More than two weeks passed since a Chilean mine shaft collapsed, trapping 33 workers—and Chilean officials are saying it could take up to four months before they’re rescued.
Food and supplies are being sent through a small tube to the miners. Also, with a video camera sent through the same tube — miners shot a 45 minute tape, showing what life is like 700 meters underground.
Sky News has the footage.
“One by one, they send personal messages to their loved ones. (FLASH) It’s hard to believe, but in spite of the hellish prospect of living like this ‘til Christmas, the men tell the camera they are not down hearted. ‘We know its going to be a while, says this man.”
Rescuers sent down questionnaires to record the conditions of all the workers—as well as telephone lines and microphones so they can communicate with their families.
CNN reports some miners are stepping up themselves to leadership positions: “There are three guys fulfilling that role right now. One guy was the shift leader. He was the boss of the miners anyway. There’s another man down there who has some nursing experience. So he’s been chosen to carry out written, psychological evaluations of all the miners. He is also, we’re told, carrying out basic medical tests on the miners. And there’s a third man, Mario Gomez, a 63-year-old, the most veteran miner down there—he’s been a miner since he was 12. And he’s emerged as kind of the natural spiritual leader of these men.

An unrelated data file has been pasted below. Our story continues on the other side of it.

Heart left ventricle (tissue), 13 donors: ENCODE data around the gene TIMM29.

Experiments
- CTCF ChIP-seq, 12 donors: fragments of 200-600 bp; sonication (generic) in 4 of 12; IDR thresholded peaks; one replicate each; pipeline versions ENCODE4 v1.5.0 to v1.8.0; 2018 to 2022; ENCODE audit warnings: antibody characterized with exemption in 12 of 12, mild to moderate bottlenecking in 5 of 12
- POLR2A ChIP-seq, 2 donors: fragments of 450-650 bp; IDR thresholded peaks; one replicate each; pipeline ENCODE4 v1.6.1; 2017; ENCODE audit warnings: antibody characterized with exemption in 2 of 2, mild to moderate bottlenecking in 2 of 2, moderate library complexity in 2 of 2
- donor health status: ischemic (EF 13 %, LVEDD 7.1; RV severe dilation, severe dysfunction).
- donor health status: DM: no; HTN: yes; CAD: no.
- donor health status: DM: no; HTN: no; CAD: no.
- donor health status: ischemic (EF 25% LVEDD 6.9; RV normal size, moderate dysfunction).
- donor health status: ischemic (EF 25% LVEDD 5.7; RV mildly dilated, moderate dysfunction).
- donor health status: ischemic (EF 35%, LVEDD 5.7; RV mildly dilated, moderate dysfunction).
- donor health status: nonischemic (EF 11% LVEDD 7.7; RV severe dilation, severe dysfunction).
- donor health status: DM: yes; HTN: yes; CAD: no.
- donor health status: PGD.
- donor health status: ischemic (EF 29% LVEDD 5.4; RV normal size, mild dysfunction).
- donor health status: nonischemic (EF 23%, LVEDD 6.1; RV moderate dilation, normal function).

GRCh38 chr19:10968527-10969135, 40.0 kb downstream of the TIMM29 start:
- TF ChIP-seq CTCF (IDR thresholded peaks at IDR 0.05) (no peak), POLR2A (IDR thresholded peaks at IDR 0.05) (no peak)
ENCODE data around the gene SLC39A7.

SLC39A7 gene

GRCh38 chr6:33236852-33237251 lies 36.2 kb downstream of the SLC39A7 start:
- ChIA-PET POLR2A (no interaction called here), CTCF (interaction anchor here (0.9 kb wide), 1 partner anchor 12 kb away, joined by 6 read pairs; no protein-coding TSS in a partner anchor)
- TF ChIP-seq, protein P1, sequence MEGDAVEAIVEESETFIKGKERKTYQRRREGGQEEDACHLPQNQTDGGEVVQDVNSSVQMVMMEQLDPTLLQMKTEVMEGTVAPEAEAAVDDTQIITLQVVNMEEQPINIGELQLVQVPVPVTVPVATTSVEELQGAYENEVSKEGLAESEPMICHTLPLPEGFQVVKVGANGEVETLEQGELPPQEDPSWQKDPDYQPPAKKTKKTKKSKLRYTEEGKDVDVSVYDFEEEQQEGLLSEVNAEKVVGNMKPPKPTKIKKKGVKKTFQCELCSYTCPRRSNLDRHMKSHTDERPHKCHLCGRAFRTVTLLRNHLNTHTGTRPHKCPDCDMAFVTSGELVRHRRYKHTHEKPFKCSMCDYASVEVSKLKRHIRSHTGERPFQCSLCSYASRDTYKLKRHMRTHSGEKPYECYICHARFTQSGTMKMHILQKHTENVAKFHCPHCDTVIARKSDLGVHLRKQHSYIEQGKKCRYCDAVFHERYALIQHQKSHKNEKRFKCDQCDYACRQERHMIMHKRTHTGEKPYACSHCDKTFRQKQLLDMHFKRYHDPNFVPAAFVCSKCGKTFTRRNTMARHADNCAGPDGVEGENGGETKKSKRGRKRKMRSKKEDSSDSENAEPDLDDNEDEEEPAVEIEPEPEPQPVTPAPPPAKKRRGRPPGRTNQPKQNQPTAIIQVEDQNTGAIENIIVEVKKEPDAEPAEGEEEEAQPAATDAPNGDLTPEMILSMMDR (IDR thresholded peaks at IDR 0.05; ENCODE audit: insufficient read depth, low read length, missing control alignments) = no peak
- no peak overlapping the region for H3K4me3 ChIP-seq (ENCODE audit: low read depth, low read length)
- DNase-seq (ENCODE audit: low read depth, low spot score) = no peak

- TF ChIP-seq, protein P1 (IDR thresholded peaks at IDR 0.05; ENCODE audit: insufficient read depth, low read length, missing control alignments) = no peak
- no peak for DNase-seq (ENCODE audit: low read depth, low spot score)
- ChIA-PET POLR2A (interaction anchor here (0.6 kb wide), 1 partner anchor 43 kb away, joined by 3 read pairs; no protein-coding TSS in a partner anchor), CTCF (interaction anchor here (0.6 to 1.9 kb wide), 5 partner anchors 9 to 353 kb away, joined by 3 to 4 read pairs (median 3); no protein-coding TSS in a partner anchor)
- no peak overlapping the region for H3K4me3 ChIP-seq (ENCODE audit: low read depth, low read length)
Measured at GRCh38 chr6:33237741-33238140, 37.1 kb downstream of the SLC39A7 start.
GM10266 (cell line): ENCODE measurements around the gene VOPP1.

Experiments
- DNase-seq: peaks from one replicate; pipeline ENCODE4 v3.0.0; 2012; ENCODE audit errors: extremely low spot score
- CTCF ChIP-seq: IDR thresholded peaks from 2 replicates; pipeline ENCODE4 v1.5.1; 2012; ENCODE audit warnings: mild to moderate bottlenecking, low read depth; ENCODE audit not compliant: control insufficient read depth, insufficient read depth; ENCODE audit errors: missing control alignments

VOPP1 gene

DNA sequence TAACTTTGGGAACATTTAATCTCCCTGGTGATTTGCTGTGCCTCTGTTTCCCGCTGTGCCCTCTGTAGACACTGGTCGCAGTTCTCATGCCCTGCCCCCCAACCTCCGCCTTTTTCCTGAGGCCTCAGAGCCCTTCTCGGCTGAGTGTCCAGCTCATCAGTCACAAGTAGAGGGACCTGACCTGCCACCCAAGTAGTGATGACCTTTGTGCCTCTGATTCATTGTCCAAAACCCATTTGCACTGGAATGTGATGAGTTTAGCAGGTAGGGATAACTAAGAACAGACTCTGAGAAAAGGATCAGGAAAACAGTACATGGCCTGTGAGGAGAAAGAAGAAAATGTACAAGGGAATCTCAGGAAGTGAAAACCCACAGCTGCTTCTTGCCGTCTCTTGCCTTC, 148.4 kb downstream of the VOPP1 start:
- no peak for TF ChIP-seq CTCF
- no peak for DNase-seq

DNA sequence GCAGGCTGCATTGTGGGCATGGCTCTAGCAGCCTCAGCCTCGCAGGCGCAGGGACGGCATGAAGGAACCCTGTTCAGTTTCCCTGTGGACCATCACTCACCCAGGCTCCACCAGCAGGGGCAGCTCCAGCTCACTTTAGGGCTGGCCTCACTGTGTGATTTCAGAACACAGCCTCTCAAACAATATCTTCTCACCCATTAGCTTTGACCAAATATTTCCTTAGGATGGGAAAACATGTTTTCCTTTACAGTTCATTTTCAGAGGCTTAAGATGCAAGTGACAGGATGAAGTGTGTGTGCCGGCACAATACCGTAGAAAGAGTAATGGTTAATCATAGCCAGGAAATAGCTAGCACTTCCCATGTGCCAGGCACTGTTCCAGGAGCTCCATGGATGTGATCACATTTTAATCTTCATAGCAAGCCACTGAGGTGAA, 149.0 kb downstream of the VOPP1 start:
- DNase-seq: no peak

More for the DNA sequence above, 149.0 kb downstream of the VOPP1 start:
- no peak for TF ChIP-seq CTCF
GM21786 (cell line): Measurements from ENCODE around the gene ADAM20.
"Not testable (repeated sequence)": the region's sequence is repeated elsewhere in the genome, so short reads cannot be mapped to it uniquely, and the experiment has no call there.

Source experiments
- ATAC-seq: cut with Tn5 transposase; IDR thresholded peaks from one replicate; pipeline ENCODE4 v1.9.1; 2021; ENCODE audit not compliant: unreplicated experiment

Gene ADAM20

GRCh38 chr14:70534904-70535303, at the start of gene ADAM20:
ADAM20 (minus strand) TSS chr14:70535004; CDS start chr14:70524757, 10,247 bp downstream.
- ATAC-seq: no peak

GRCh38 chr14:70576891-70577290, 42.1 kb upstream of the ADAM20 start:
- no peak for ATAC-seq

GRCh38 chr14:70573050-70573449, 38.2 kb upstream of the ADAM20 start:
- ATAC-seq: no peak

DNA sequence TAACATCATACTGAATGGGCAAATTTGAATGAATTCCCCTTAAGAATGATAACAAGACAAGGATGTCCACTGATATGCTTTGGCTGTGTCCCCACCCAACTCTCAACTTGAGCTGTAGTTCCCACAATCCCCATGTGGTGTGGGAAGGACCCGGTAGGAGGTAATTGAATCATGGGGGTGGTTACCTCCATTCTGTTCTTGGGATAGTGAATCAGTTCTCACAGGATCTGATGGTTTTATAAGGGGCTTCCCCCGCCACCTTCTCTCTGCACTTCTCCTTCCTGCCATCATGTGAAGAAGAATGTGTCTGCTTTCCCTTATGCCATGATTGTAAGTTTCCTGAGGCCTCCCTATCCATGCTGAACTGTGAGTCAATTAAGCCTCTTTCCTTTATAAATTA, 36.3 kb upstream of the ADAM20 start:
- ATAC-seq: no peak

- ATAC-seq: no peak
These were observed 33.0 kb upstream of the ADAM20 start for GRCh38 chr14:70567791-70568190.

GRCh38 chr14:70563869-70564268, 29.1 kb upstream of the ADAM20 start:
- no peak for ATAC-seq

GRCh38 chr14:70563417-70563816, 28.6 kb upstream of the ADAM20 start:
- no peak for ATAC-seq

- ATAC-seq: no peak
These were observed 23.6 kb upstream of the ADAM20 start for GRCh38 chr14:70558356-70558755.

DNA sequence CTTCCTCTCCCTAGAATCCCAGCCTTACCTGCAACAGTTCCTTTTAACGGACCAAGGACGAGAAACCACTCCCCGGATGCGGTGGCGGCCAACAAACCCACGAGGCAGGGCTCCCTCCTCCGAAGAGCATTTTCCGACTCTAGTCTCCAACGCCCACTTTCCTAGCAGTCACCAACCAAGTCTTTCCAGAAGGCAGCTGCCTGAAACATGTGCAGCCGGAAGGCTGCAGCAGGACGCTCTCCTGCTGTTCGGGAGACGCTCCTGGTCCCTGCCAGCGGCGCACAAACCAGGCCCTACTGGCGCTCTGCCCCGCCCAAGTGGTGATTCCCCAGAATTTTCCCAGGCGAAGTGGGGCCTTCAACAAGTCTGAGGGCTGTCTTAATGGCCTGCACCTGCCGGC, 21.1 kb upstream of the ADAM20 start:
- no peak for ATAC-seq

And a writer for Time examines the mental health implications of being trapped in a 500 square feet space without light for months: “Even when rescue does occur, the men could be dealing with the emotional blowback of their experiences for a long time … Still, if there’s one good thing about PTSD, it’s the post- part of it. Once the men see the sun again, the immediate crisis will be over and their healing can at last begin.”
A Bloomberg reporter notes the mining company — San Esteban Primera – could have done more to prevent a collapse like this one: “One of the criticisms of the mining minister yesterday was this mine site really didn’t have an alternative exit for these workers. So, that’s why they’re contemplating this very unusual escape of just booring straight through the ground and literally lifting them out.
And a blogger for the Economist writes its not just the company at fault – higher officials need to do more to ensure the safety of miners, he says: “The staffing and budgets of government enforcement agencies have failed to keep pace with the rapid expansion of the mining industry over the past 20 years. Such an investment could have saved the present government a million-dollar rescue operation and the trapped miners some long, dark weeks.”
We’ll leave you with more footage from the collapsed mineshaft from ITN—with workers singing the national anthem of Chile.
Writers: Maurico Bush and Steven Hsiek.
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